Addressing the Biometric Concern

According to recent research by Nomidio, it is discovered that only 14% of consumers are regularly using biometric authentications to log into their digital services, websites and even accounts.

The recent survey did show that over half of the people surveyed agreed biometrics make authentication a quicker process, with nearly the same amount believing it to be a speedier and more secure approach to logins.


As expected the chief concern among a third of those polled was the use of this authentication method providing malicious actors with their biometric data.

Secondly, a resounding 29% cited their concerns of their behavioural data showcasing where they log in from would be sold on by the identity provider. As much as 73% of those on the survey have gone on record to state that they would be put off using biometrics if they were presented with having to download multiple apps.

Head of Worldwide Sales at Nimidio, Ben Todd, addressed that consumers are switched on to the risks of loss of biometric identifiers and the selling and mining of behavioural data by the identity provider as a very real threat.

The Threat

As biometric authentication is continuing to emerge and evolve, the need to address and entice consumers and employees to step up is paramount to its survival.

Among the most proactive steps that have been recommended has been a solution akin to a Netflix style user experience. If a consumer cannot log-in using a biometric ID tied to a mobile device due to the device being lost or stolen, or even having a flat battery, then they may just stick with a password instead.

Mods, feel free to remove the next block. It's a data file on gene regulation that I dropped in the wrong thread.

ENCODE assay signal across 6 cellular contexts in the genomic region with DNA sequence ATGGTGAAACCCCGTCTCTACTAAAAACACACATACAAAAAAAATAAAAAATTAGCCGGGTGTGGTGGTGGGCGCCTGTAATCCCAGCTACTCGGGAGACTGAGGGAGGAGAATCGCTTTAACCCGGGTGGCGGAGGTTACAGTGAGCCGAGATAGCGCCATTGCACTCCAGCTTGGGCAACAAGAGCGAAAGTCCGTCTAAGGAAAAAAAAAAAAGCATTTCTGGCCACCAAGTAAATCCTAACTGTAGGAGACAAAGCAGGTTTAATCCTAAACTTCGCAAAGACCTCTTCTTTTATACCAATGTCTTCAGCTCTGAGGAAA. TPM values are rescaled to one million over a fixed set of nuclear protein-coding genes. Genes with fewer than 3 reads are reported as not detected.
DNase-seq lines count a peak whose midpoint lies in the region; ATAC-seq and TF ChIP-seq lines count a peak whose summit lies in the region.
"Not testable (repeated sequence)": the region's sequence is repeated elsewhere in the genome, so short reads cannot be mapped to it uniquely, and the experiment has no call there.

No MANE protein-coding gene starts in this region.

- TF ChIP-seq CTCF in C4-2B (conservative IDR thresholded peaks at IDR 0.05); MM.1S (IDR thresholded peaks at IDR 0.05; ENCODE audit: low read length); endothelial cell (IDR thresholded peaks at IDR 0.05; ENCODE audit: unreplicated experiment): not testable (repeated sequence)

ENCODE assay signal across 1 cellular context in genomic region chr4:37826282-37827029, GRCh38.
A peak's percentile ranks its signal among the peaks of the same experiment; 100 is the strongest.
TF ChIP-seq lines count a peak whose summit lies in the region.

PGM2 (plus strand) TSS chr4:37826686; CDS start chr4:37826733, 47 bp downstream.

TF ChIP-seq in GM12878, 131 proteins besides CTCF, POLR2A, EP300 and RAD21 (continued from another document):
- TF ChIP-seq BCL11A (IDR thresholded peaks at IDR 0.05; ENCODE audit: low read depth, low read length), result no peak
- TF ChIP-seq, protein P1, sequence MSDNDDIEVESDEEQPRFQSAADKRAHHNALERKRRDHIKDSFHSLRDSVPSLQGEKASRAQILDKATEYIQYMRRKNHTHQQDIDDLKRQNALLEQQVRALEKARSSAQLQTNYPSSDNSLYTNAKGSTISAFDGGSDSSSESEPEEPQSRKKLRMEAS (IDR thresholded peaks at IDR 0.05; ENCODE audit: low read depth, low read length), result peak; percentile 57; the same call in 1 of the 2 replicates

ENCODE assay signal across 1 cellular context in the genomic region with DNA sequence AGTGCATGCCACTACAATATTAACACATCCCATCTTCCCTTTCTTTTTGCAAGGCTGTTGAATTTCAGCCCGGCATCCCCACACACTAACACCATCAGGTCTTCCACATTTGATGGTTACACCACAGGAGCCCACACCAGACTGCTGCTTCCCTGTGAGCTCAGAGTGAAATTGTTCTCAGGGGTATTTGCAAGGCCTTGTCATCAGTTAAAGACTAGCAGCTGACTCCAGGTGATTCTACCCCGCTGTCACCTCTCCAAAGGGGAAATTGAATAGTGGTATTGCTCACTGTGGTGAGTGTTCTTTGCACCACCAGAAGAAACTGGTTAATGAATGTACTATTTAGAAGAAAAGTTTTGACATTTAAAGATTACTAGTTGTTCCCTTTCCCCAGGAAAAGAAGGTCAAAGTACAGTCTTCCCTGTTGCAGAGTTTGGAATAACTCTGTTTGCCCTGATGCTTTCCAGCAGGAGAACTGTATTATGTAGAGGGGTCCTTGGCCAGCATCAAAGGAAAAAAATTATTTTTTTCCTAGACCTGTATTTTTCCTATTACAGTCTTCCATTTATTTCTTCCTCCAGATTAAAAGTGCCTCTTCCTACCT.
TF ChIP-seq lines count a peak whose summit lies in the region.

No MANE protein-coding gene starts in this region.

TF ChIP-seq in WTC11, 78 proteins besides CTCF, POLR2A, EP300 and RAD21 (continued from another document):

An increase in biometric authentication for login services is sure to grow exponentially with the current focus shift towards digital services following the advent of COVID-19. Services such as eCommerce accounts are set to increase this in order to combat the growing threat of online fraud.

Amazon recently has unveiled its trials of a biometric scanner in the hope that streamlining contactless payment security and physical access to the consumers and businesses will prove successful.

As surprising it is that so little of those polled utilise biometric authentication on a regular basis, the real concern is constantly centred around how consumer data is protected and how it can be manipulated. Without these areas covered and rectified the chances of seeing many engage with this as an all in way of operating is always going to be shrouded in people shying away.

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